Residential Treatment Centers (RTCs) are the most commonly known inpatient facility among the general public. In this type of treatment, the patient lives on-site for a standard number of days. During this time, the patient learns coping mechanisms and independent living skills through individual and group therapeutic activities. The patient’s family also my become involved during the inpatient process to help them transition to an easier independent life post-treatment.
Partial Hospitalization Program (PHP) is the perfect “step down” from RTC for patients who still need regular assistance in treating their addiction, but do not necessarily need the 24/7 monitorization that is offered in RTCs. In this type of treatment patients may live at home and commute to daily treatments or might live in on-site residences but without the constant access to treatment that RCTs provide.
Intensive Outpatient Programs (IOPs) are very common for those with less severe addiction or for those transitioning from a full-time inpatient program to independent living. IOP groups meet multiple days a week for several hours during each day where they participate in both individual and group therapy.
Click the link to find more information on Inpatient vs. Outpatient and determine which option may be most suitable for you or your loved one.
Outpatient treatments might be the next transitional step following inpatient treatment or might come immediately after the detox stage depending on the severity of the addiction. Outpatient treatment typically occurs 1-2 times per week and comes in the form of individual, family or group therapy or a combination of the three. Sessions typically last an hour, but this is all dependent on the direct needs of the patients. In some cases, outpatient treatment is used to supplement other therapeutic activities.
Professionals and patients both know that recovery is never over, which is why aftercare programs are so important. This typically takes place once the patient has completed whichever program they are following, like a facilities 90-day program or the 12-step program. Treatment is considered aftercare as long is it is ongoing and consistent for the patient. It can look like group, family or individual therapy or could be more like a live-in facility. A good aftercare program will help the patient transition into living fully independently if that is their goal and addresses relationship, housing, financial, legal, vocational, educational, and medical concerns.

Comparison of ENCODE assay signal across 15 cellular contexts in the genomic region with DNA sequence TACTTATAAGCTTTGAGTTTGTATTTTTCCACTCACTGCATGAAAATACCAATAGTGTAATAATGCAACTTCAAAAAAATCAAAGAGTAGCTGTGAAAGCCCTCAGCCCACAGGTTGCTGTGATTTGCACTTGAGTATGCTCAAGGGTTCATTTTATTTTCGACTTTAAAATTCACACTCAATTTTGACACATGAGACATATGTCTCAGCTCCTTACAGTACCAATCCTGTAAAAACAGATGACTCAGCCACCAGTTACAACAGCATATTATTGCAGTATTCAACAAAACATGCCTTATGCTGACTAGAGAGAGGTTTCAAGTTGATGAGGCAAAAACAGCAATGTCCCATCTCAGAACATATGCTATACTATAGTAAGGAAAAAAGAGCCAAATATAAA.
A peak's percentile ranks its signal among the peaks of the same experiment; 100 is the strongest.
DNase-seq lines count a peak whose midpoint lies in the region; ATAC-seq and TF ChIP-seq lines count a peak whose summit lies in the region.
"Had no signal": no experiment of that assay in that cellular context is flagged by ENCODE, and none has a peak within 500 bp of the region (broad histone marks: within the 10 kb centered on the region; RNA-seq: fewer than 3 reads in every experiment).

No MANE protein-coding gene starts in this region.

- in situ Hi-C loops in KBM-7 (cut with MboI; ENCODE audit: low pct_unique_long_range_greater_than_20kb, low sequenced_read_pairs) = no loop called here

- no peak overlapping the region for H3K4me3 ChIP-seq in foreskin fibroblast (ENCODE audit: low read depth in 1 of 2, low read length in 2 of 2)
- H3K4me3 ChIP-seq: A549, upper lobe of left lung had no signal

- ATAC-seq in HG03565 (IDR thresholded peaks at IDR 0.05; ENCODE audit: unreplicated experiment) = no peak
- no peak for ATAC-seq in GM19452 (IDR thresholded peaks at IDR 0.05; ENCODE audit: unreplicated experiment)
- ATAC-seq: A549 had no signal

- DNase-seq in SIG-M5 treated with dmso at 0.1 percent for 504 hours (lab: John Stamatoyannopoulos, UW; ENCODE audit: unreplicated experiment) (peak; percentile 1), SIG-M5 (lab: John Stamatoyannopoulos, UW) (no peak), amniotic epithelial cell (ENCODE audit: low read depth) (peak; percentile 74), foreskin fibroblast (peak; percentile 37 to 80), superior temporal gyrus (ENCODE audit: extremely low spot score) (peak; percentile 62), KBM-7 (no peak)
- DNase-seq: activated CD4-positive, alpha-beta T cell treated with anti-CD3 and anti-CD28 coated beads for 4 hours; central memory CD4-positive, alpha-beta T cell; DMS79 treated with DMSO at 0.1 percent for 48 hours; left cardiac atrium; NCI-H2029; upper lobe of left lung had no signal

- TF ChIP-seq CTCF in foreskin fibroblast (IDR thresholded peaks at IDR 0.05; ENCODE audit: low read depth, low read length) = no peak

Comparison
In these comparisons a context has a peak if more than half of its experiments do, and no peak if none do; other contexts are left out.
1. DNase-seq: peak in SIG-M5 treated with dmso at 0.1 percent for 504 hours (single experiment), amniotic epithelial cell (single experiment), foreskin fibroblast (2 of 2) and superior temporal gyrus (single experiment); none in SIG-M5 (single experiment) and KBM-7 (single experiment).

Sober living is the final step before a patient lives independently. The purpose of a sober living facility, sometimes called a halfway house, is to help patients reintegrate themselves into society in a healthy way without returning to their addiction lifestyle that they were previously familiar with. In a sober living facility, most people have the freedom to leave and live their regular lives for a portion of the day but must return for other portions of the day where they work in groups or individually to learn life skills. Patients staying in a halfway house live there full-time until they and the staff both agree that they are ready to move on to independent living.
12 STEP PROGRAM
The 12-step program is used in approximately 75% of treatment and is the most common program used to treat substance abuse. This program was introduced by Alcoholics Anonymous and is designed to help the patient surrender their addiction to a non-denominate higher power and accepting that it is out of their control while they work towards treatment. Some people have struggled with the idea of bringing religion into their treatment, therefore alternatives to the steps have been designed, however this form is most commonly used both inpatient and outpatient treatment.
These steps include:
- The patient understands that they are powerless to their addiction.
- The patient believes that a higher power can help overcome their addiction.
- The patient gives up their control to whatever higher power they choose to believe in.
- The patient takes a personal inventory of their life and their disease.
- The patient is abele to admit that they have done wrong to themselves, their higher power and another trusted person.
- The patient is ready for the higher power to accept and fix any character flaws they may have.
- The patient is able to ask that higher power to help them remove those character flaws.
- The patient makes a list of the ways that they have caused harm to others and accept that they need to correct those wrongdoings.
- The patient can contact the people that they have caused harm to and make amends.
- The patient continues to hold accountability towards themselves and they are able to admit when they are wrong and make corrections.
- The patient seeks a meaningful connection with their higher power through prayer and meditation.
- The patient continues to spread the 12-step message to others who they feel need it.